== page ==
Mining the Past - The Last Years of the Somerset Coalfield

Mining the Past - The Last Years of the Somerset Coalfield
Published by the Radstock Midsomer Norton & District Museum Society in 2014, 26 pages. A5 size slim booklet (N7724X1)

From the preface: On 31 August 1973 the last load of coal was raised from Kilmersdon Colliery. A month lat­er, on 28 September, the last load was raised from Writhlington Colliery. In the years since pitheads have been dismantled, their buildings demolished or used for other purposes and the visible evidence of mining in Somerset has slowly dwindled. A generation has grown up knowing little about the industry that shaped the communities in which they live. In September 2013, to mark the 40th anniversary of the closure of the coalfield, a year­ long project - "Mining the Past" - was launched. The project brought together pupils from Norton Hill, Somervale and Writhlington Schools and former mine employees. Supported by volunteers from Radstock Museum they have explored what it was like to work at the Somerset pits during their last years of operation. At the heart of the project is a series of oral history interviews, designed and conducted by pupils. It is the responses to the questions they asked which shape this publication. Sections include:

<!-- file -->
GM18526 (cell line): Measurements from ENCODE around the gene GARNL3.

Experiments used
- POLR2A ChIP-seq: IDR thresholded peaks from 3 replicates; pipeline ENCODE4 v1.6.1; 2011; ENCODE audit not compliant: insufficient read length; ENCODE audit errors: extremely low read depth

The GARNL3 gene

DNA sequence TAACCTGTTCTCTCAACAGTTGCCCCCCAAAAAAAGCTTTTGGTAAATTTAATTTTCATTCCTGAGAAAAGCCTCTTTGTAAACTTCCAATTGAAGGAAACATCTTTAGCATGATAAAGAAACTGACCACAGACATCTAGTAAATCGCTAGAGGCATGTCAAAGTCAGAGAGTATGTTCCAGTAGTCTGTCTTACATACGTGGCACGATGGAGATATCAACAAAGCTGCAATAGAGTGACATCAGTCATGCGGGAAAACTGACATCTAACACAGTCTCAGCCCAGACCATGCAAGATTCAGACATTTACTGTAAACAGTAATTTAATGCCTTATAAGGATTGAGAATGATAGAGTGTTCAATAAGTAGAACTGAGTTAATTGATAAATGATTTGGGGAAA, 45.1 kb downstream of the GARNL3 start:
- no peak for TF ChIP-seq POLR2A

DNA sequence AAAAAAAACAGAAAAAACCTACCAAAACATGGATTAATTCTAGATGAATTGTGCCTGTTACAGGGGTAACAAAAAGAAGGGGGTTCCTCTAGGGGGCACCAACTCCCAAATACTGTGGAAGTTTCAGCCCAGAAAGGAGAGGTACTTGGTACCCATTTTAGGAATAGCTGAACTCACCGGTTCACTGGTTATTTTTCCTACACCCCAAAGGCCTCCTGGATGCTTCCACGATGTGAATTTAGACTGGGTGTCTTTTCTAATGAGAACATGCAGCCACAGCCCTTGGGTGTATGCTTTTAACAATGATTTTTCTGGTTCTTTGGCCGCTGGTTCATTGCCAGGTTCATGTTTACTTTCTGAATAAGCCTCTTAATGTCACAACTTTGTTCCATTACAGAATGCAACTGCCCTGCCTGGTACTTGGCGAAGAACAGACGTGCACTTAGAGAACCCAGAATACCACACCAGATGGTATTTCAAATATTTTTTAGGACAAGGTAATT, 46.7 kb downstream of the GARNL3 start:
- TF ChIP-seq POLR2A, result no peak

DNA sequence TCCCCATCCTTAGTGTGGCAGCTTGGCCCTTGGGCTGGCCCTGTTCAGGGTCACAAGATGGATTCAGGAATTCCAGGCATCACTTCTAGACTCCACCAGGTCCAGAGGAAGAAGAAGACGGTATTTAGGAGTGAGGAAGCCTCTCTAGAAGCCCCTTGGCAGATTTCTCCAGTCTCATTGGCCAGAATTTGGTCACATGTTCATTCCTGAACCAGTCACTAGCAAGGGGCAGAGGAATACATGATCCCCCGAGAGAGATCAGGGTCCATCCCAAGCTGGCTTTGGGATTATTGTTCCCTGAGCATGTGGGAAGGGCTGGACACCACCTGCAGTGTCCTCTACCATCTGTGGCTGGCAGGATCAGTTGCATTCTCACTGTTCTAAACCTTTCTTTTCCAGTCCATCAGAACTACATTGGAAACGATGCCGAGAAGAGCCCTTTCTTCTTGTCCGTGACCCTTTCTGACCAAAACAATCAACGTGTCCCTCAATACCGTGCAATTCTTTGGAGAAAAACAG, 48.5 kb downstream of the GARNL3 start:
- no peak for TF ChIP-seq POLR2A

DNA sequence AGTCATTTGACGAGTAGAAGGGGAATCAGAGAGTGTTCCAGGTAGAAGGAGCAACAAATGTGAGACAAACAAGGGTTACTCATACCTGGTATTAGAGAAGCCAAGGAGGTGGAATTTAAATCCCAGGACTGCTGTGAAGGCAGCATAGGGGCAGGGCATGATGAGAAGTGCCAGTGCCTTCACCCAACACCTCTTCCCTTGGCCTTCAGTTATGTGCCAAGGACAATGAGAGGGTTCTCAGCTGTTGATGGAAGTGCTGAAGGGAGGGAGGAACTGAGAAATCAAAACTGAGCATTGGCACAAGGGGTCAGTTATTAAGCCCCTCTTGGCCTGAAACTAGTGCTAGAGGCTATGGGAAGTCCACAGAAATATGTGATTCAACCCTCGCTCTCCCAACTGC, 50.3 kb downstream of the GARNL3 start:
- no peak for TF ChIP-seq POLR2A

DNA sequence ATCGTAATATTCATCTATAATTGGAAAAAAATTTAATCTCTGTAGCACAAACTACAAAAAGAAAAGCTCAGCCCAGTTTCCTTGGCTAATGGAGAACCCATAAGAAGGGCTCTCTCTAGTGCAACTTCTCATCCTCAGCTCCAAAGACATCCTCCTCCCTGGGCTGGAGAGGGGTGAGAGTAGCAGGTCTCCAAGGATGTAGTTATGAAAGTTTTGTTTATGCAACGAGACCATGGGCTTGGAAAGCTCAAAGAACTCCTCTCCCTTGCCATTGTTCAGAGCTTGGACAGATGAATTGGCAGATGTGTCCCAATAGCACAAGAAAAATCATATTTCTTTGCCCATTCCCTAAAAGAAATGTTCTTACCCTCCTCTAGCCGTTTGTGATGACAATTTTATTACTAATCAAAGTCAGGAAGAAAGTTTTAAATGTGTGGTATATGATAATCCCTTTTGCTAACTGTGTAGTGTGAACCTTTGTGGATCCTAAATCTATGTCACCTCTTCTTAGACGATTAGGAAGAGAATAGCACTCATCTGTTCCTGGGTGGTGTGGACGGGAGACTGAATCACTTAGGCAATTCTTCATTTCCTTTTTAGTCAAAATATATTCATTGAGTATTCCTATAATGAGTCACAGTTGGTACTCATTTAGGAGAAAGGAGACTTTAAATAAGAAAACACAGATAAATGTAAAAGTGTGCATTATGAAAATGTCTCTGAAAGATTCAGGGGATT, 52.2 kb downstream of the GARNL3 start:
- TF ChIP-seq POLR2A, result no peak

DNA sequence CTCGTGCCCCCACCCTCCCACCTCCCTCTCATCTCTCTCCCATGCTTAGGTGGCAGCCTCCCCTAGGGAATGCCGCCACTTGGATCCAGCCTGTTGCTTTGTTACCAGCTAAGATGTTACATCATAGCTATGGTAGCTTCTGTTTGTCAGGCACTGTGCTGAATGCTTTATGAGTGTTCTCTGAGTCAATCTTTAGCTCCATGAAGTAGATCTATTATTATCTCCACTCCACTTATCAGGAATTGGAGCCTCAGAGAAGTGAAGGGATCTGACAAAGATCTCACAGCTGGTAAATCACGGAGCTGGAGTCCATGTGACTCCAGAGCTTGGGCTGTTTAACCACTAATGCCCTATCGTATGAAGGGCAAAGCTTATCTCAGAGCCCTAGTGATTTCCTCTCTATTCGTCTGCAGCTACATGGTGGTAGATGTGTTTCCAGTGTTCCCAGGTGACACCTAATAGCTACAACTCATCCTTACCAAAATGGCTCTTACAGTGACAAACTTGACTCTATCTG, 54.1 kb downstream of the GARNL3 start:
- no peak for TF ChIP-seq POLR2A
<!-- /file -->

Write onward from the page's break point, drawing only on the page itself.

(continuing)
Why did you want to be a miner?
What was the daily routine like?
What was you most memorable moment?
Did working in the mines affect your health?
What did you get paid?
What did you enjoy most?
What did you enjoy least?
How did you feel on your first day?
How did you feel on your last day?
What was the camaraderie like and how important were working relationships?
What sort of trades and jobs were there in the coal industry?
What were the differences between the collieries?
How did mechanisation change the work?
What brought the pit to a standstill?
What was health and safety like?
What did you do after the mines closed?
What happened to the mining communities after the pits close?
What impact did the arrival of outsiders have?
What did you do in your spare time?
What role did women and children play?

The condition of the booklet is generally very good. The cover is clean and tidy, the staple spine is intact, and all pages are clean, intact, unblemished and tightly bound.